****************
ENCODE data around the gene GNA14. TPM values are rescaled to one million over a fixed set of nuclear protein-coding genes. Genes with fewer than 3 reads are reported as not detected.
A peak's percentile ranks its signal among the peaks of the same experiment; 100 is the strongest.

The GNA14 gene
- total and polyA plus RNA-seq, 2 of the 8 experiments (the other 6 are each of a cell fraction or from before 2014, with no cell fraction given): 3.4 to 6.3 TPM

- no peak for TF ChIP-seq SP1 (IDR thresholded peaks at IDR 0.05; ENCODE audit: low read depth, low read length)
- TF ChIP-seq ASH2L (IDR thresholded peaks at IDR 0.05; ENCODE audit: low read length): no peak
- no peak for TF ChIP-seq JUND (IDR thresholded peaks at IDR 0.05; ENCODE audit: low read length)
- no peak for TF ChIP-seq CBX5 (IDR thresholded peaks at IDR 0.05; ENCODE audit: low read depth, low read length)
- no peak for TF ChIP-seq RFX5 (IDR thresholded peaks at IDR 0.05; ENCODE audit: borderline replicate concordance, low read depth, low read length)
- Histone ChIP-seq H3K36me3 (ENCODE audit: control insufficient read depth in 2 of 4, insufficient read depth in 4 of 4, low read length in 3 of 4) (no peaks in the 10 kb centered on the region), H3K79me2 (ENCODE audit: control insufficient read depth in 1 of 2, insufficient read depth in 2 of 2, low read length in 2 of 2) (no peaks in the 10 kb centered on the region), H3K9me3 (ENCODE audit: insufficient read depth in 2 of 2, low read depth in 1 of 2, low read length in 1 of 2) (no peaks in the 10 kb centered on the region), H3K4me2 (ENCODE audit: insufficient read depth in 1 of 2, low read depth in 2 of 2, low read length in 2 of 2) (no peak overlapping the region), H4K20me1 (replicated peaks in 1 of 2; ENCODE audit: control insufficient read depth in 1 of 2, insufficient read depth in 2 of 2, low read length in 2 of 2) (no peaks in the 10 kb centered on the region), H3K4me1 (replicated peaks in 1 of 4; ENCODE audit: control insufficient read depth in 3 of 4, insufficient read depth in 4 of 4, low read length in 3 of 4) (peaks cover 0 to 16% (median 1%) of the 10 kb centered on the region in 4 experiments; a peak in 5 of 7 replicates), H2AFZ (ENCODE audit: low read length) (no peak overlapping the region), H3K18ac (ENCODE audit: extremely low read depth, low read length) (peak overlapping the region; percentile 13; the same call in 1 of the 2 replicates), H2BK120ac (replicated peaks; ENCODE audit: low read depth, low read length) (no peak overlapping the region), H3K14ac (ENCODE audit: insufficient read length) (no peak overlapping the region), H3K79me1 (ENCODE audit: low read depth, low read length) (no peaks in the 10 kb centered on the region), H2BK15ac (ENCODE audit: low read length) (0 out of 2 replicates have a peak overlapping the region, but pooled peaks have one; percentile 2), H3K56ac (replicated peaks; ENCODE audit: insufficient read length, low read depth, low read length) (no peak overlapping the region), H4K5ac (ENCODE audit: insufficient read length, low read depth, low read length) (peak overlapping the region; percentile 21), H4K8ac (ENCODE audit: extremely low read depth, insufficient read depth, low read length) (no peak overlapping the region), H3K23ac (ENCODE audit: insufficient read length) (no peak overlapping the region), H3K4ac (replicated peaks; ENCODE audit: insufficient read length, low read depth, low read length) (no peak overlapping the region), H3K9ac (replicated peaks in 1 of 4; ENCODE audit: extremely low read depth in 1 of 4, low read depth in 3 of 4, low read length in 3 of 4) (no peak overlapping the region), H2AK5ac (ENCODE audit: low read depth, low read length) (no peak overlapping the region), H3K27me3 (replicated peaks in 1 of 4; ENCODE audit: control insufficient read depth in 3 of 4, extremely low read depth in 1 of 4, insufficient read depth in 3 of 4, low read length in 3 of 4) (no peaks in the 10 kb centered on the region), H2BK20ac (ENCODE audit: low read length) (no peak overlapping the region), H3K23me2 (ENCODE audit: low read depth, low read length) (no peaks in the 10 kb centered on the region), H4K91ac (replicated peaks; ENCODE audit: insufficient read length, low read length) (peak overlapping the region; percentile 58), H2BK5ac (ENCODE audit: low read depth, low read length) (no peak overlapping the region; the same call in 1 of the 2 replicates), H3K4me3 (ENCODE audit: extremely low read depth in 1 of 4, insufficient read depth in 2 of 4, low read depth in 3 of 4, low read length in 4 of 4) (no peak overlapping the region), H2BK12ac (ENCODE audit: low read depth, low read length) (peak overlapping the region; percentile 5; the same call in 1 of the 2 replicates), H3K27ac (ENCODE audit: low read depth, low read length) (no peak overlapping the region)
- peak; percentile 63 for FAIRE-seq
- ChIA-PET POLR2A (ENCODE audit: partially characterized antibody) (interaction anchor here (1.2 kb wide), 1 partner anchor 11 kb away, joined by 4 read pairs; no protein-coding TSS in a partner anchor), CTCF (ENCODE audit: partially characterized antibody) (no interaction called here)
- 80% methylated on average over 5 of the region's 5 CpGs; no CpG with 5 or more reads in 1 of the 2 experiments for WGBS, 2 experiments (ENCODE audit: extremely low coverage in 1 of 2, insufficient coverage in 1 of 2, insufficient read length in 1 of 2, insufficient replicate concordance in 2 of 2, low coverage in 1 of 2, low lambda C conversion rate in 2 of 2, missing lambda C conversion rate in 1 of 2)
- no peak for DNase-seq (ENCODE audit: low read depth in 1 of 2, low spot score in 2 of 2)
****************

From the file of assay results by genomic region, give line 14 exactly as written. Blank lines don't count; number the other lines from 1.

- no peak for DNase-seq (ENCODE audit: low read depth in 1 of 2, low spot score in 2 of 2)